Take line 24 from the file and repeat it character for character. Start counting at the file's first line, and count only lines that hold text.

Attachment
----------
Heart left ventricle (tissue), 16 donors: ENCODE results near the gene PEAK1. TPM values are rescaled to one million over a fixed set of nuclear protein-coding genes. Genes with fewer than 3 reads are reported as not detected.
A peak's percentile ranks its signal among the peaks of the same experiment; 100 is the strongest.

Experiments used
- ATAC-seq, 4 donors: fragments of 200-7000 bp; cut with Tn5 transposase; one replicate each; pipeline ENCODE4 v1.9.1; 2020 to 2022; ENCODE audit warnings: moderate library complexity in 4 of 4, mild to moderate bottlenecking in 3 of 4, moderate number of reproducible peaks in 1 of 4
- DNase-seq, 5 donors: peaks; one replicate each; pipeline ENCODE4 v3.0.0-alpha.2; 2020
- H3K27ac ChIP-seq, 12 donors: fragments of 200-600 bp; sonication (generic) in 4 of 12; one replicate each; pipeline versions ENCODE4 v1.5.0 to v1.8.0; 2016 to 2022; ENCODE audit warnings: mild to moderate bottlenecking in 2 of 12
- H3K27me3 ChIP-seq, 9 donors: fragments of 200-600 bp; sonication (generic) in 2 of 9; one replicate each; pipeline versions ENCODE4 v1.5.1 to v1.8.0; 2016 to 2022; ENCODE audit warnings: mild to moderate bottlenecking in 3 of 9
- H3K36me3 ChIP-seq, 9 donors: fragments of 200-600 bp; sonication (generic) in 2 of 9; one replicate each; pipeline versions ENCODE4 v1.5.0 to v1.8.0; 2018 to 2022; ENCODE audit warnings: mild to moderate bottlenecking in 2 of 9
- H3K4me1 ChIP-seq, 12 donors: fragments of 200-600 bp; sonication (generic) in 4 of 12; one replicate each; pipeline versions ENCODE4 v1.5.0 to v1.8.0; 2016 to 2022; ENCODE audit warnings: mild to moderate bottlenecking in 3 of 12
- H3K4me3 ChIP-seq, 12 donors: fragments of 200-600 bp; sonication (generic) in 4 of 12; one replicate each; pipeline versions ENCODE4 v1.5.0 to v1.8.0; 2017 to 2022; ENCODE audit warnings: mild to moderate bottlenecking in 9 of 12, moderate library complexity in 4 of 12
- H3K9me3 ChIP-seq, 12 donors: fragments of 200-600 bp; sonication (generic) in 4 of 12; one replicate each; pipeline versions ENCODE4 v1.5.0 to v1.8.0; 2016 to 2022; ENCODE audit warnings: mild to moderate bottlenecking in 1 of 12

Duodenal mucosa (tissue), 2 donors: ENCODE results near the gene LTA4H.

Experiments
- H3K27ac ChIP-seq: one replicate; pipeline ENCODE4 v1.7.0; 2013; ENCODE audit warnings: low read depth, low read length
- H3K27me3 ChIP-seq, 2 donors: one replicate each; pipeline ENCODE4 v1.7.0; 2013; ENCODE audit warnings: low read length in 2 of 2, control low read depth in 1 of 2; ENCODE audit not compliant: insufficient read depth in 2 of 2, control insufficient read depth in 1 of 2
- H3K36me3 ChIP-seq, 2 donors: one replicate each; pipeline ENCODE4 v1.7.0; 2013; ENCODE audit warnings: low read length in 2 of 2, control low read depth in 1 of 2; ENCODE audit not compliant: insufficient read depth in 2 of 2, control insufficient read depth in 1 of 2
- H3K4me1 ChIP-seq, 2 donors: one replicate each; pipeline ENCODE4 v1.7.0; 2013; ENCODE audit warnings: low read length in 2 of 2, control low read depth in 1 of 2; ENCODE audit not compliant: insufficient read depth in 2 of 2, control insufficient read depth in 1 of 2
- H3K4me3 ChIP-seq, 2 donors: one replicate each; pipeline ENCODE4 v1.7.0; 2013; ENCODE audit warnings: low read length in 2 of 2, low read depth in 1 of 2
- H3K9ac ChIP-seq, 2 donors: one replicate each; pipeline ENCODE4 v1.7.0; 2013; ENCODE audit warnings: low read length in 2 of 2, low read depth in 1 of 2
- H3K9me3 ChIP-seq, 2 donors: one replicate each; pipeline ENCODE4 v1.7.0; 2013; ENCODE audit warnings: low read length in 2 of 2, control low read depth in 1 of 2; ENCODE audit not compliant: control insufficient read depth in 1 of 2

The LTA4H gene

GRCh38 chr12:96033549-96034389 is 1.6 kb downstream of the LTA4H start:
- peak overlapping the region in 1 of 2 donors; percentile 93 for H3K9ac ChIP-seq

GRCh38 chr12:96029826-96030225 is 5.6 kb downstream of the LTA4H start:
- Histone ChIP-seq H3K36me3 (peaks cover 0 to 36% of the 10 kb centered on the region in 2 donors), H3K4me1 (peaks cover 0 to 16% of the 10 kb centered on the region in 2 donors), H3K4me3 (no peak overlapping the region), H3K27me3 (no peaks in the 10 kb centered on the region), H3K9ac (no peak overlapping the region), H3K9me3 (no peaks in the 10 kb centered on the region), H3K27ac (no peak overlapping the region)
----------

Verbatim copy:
GRCh38 chr12:96029826-96030225 is 5.6 kb downstream of the LTA4H start: